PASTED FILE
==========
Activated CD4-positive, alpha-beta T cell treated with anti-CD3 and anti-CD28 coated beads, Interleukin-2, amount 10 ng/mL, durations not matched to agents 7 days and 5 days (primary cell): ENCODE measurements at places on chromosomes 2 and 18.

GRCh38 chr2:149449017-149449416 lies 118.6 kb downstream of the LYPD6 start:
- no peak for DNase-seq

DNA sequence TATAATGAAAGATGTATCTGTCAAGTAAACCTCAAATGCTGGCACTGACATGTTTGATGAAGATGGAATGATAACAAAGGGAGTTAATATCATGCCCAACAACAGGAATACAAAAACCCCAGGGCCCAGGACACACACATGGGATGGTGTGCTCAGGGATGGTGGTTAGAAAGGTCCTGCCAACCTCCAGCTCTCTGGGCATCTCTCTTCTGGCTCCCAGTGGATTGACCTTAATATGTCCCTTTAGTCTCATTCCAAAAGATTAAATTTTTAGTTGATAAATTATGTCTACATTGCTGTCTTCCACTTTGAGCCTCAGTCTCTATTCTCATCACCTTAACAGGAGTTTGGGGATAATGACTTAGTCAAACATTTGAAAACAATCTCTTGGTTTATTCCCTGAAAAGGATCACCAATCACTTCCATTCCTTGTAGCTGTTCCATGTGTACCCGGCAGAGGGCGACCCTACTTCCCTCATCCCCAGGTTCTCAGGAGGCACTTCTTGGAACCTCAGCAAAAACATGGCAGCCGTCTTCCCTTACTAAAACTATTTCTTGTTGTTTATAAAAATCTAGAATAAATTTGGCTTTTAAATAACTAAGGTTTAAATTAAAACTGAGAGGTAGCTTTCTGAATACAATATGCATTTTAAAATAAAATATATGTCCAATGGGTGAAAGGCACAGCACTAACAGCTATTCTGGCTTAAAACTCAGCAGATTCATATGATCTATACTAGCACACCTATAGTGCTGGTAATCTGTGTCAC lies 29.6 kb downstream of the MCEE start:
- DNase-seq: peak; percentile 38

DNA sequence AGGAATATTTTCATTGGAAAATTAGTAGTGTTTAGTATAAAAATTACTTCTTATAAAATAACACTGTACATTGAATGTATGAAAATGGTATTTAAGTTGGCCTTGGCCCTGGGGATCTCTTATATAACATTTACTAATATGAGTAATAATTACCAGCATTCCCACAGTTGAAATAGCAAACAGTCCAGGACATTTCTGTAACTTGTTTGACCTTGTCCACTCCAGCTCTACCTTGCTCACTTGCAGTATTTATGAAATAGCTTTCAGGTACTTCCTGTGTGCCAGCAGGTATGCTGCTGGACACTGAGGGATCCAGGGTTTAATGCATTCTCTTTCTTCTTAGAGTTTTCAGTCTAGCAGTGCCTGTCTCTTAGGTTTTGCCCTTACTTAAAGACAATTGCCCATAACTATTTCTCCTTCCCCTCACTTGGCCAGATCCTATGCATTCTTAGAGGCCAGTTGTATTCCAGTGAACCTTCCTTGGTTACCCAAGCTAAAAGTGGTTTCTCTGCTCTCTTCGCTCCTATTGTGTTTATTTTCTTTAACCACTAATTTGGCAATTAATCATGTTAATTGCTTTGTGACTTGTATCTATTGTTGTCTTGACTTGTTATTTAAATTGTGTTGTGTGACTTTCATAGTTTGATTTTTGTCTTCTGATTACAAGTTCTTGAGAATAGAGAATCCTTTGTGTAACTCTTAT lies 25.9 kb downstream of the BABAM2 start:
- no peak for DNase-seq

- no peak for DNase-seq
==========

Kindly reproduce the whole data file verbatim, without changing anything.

Activated CD4-positive, alpha-beta T cell treated with anti-CD3 and anti-CD28 coated beads, Interleukin-2, amount 10 ng/mL, durations not matched to agents 7 days and 5 days (primary cell): ENCODE measurements at places on chromosomes 2 and 18.

GRCh38 chr2:149449017-149449416 lies 118.6 kb downstream of the LYPD6 start:
- no peak for DNase-seq

DNA sequence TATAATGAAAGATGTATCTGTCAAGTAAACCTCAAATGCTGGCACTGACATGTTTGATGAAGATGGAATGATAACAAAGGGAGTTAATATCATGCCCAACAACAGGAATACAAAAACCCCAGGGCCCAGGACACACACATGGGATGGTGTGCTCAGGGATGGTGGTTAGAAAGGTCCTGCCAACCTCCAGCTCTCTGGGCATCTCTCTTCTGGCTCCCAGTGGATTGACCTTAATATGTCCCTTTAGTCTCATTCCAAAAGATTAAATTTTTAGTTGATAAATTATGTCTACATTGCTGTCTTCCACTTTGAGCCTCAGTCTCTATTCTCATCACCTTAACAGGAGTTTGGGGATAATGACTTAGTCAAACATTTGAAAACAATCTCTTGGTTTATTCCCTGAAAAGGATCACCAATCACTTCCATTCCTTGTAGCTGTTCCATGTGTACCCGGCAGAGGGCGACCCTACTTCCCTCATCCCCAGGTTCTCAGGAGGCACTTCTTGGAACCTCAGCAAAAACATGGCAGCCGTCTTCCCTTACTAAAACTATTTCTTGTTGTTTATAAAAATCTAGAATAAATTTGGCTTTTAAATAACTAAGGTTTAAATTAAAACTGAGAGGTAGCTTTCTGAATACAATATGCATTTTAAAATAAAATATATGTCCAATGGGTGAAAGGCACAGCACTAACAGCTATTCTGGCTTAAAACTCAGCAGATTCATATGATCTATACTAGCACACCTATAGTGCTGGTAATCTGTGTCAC lies 29.6 kb downstream of the MCEE start:
- DNase-seq: peak; percentile 38

DNA sequence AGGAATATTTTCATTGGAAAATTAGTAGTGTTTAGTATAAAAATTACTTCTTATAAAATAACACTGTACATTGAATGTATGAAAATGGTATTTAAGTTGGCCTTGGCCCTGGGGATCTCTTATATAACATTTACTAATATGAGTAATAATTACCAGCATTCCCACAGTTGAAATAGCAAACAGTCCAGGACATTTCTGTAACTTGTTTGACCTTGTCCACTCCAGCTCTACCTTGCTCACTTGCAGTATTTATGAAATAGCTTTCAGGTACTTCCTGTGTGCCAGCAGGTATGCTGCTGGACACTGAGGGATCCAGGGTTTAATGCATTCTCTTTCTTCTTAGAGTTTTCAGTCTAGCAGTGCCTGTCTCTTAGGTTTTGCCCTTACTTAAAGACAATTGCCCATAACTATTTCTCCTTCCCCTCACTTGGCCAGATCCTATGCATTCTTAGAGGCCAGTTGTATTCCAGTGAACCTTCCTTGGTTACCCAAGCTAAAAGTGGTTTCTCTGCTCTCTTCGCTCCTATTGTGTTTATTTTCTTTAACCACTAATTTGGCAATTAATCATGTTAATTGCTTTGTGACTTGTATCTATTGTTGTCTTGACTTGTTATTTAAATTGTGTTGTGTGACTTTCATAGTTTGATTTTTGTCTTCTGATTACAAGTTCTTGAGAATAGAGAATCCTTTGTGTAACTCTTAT lies 25.9 kb downstream of the BABAM2 start:
- no peak for DNase-seq

- no peak for DNase-seq